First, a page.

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Managing neonatal bowel obstruction: clinical perspectives

Authors Desoky SM, Kylat RI, Udayasankar U, Gilbertson-Dahdal D

Received 28 July 2017

Accepted for publication 7 November 2017

Published 5 February 2018 Volume 2018:8 Pages 19—32

DOI https://doi.org/10.2147/RRN.S125760

Checked for plagiarism Yes

Review by Single-blind

Peer reviewers approved by Dr Amy Norman

Peer reviewer comments 2

Editor who approved publication: Dr Robert Schelonka


Sarah M Desoky,1 Ranjit I Kylat,2 Unni Udayasankar,1 Dorothy Gilbertson-Dahdal1

1Department of Medical Imaging, University of Arizona College of Medicine, Tucson, AZ, USA; 2Division of Neonatal-Perinatal Medicine, Department of Pediatrics, University of Arizona College of Medicine, Tucson, AZ, USA

Abstract: Neonatal intestinal obstruction is a common surgical emergency and occurs in approximately 1 in 2,000 live births. The causes of obstruction are diverse with varied embryological origins, and some underlying etiologies are not yet well described. Some findings of neonatal bowel obstruction can be detected prenatally on ultrasound imaging. The obstruction is classified as “high” when the level of obstruction is proximal to the ileum, and “low” when the level of obstruction is at the ileum or colon. Early diagnosis of the type of intestinal obstruction and localization of the obstructive bowel segment guides timely and appropriate management of the underlying pathologic entity. Neonatal bowel obstructions are ideally managed at specialized centers with a large volume of neonatal surgery and dedicated pediatric surgical and anesthesia expertise. Although surgical intervention is necessary in most cases, initial management strategies often target underlying metabolic, cardiac, or respiratory abnormalities. Imaging plays a key role in early and accurate diagnosis of the abnormalities. When bowel obstruction is suspected clinically, initial imaging workup usually involves abdominal radiography, which may direct further evaluation with fluoroscopic examination such as upper gastrointestinal (UGI) contrast study or contrast enema. This article provides a comprehensive review of clinical and radiological features of common and less common causes of intestinal obstruction in the neonatal age group, including esophageal atresia, enteric duplication cysts, gastric volvulus, congenital microgastria, hypertrophic pyloric stenosis, duodenal atresia, intestinal malrotation, intussusception, intestinal atresia, meconium ileus, functional immaturity of the colon, Hirschsprung disease, and anorectal malformation. The embryology, epidemiology, clinical presentation, and brief medical and surgical management of each is described.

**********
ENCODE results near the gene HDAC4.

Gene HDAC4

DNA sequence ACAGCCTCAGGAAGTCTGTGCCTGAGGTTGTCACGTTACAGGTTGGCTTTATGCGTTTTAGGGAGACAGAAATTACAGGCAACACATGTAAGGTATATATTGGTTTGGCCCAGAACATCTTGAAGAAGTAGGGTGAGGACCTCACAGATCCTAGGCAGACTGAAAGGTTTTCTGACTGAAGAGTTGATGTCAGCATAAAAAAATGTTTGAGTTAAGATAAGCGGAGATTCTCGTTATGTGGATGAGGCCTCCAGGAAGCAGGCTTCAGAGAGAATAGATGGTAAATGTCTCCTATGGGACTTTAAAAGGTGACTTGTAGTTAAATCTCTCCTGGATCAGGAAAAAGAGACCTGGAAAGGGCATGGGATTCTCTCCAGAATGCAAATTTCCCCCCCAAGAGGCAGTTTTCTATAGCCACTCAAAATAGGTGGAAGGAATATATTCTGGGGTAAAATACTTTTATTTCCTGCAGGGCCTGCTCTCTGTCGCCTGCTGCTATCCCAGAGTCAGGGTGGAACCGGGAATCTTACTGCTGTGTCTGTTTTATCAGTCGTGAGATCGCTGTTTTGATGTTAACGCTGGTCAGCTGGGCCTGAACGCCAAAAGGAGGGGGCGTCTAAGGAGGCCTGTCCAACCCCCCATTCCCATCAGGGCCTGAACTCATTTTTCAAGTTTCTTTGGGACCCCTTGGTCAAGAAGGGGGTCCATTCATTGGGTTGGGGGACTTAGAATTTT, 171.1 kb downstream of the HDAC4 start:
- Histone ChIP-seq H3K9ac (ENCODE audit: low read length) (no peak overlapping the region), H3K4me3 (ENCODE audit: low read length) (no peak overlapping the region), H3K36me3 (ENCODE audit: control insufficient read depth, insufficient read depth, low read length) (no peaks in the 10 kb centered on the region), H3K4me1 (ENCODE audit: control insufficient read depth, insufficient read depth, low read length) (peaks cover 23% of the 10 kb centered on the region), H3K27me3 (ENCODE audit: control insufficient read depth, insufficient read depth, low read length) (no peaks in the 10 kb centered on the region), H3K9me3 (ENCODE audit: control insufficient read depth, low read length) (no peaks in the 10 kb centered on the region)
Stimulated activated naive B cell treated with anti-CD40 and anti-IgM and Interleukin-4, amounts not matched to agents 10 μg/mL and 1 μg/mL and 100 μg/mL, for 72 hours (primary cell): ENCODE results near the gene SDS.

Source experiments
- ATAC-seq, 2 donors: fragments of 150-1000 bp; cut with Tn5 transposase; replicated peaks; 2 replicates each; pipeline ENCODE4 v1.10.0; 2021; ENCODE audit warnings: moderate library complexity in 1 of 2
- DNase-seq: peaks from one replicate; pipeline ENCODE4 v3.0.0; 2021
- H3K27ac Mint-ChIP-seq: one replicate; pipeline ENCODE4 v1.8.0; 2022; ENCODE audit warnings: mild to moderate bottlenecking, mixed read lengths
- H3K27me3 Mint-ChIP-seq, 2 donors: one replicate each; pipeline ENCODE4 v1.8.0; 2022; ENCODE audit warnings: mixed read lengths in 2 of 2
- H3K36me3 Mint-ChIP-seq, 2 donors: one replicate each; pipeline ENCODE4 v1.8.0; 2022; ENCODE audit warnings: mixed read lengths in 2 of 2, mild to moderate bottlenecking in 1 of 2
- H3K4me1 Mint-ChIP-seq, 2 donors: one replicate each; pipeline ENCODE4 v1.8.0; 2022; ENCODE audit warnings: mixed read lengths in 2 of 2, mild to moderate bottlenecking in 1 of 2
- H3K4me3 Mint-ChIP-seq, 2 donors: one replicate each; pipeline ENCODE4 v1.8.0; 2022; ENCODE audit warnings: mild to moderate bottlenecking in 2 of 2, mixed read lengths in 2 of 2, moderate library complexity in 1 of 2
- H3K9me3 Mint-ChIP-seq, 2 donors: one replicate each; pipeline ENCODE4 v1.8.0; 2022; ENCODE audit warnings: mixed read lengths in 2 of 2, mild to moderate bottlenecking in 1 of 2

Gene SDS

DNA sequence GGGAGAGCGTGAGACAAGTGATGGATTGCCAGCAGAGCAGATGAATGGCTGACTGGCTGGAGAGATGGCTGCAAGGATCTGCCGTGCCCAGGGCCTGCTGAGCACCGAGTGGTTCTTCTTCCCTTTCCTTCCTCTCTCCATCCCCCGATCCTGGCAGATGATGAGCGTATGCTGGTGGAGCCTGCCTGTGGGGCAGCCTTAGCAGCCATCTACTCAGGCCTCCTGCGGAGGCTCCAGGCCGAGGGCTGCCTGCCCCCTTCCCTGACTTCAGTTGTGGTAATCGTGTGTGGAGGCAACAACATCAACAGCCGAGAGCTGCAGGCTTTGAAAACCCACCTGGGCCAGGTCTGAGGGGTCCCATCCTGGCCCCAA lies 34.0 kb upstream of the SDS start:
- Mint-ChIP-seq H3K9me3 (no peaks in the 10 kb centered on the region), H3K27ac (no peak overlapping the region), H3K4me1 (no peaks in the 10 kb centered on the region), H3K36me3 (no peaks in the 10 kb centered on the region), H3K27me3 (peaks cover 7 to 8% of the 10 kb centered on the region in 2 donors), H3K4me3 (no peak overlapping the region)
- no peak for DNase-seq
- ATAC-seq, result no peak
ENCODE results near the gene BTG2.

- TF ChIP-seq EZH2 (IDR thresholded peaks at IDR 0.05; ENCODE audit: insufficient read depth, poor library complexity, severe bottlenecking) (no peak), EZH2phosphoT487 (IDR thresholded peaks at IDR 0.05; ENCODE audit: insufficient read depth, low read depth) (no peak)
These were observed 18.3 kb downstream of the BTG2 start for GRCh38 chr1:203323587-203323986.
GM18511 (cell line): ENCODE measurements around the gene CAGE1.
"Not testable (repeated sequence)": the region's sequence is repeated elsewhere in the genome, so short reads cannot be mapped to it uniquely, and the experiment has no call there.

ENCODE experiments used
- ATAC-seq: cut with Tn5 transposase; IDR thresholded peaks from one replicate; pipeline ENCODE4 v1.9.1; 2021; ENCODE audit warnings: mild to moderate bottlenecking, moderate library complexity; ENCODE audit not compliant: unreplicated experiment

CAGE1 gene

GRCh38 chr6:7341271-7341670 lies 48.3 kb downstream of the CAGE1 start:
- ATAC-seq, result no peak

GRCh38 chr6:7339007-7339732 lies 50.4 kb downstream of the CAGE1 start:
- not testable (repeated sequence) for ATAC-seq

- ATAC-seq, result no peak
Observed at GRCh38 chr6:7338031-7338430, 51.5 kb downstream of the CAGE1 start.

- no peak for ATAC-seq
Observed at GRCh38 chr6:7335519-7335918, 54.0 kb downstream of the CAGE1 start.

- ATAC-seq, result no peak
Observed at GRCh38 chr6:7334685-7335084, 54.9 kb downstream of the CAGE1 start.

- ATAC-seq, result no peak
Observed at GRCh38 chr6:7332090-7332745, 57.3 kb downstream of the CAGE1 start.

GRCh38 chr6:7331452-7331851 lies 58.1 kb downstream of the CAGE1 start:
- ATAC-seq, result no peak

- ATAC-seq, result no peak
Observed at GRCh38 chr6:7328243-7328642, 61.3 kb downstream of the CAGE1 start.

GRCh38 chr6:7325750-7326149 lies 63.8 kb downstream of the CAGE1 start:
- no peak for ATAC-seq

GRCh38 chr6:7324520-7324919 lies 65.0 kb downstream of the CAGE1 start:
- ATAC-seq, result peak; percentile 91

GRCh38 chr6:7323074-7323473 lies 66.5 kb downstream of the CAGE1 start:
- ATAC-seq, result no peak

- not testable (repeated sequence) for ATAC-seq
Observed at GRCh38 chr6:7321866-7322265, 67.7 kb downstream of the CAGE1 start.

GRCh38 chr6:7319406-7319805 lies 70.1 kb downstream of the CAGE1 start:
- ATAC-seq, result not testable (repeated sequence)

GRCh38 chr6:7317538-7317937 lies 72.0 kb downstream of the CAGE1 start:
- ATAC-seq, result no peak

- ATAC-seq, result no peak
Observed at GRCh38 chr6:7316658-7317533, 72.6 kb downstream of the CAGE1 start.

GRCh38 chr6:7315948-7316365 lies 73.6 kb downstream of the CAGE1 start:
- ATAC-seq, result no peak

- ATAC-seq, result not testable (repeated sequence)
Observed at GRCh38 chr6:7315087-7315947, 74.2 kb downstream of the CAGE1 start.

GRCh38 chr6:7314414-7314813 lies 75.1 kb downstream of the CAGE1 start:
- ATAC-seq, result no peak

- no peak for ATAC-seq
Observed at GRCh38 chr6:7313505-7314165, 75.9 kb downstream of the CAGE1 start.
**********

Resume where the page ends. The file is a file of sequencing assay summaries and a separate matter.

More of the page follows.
Keywords: neonatal, bowel, intestinal, obstruction

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